Louis Kahn: The Power Of Architecture is an assessment of the visionary architect, expert manipulator of form and light, and creator of uniquely dramatic buildings. The exhibition explores Louis Kahn's work and legacy through architectural models, original drawings, notebooks, travel sketches, photographs and films, bringing to life his singular career and diverse output. Although regarded as one of America's foremost architects, Kahn nonetheless realised few buildings in his lifetime and died practically bankrupt, but his search for an architecture that grows out of a sense of place seems more important than ever. Kahn drew on a wide range of sources, from ancient ruins to the work of Le Corbusier, using innovations in construction techniques to design modern buildings that also project an elemental, primitive power. He was a perfectionist and an artist, who also believed that architects have an important social responsibility. All of Kahn's important projects are extensively documented, from his early urban planning concepts and single-family houses to late works such as the Roosevelt Memorial, not completed until after his death. Kahn's greatest masterpieces all take the form of inspiring institutions: The Salk Institute in La Jolla, California, designed to be 'a facility worthy of a visit by Picasso'; the Kimbell Art Museum in Fort Worth, Texas, a showcase for his ability to work with light; and the National Assembly Building in Dhaka, Bangladesh, testament to the impact of his monumental style. Design Museum, Shad Thames, London, until 12th October.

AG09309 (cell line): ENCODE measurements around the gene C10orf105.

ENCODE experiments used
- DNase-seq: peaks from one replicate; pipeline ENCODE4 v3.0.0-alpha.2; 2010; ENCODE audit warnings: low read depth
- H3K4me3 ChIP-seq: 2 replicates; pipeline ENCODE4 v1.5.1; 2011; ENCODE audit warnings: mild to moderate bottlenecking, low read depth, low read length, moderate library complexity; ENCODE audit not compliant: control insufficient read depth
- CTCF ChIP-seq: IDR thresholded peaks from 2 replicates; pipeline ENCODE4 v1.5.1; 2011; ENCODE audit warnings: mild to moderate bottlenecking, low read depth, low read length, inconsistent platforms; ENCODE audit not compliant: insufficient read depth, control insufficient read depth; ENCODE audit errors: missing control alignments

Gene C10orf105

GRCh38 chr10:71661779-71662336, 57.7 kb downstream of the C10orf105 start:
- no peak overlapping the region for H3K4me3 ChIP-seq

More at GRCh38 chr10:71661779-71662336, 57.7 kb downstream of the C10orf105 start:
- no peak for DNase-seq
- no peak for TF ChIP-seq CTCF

The Art And Science Of Exploration 1768-80 features paintings, prints and drawings by specially commissioned artists on Captain Cook's 18th century voyages of discovery. When James Cook's first expedition to the South Pacific returned to Britain in 1771, he brought back accounts and images of extraordinary lands, people, flora and fauna. Returning twice more over the following decade, Cook established a pattern for voyages of discovery that combined scientific investigation with artistic responses to the unfamiliar lands that they encountered, forever influencing how the British public saw the Pacific. The exhibition includes portraits, landscapes and scenes of encounters with Pacific islanders, such as George Stubbs's 'Portrait of a Large Dog (Dingo)' and 'The Kongouro from New Holland (Kangaroo)'; William Hodges's 'Tahiti Revisited', 'A View of the Cape of Good Hope, Taken on the Spot, From On Board the Resolution', and 'View of Resolution Bay in the Marquesas', showing how artists adapted the techniques and styles learnt in Europe to depict the exotic scenes for a British audience; John Webber's 'Poedua, the Daughter of Orio', one of the earliest portraits of a Polynesian woman by a European painter; and some of the 30,000 dried plants and 955 botanical watercolours, prints and drawings by Sydney Parkinson. The exhibition shows the important role that artists had on the Cook voyages, producing images that worked both as scientific records of carefully planned exploration, as well as sensitive representations of an unfolding new world. The Queen's House, Romney Road, Greenwich, London SE10, continuing.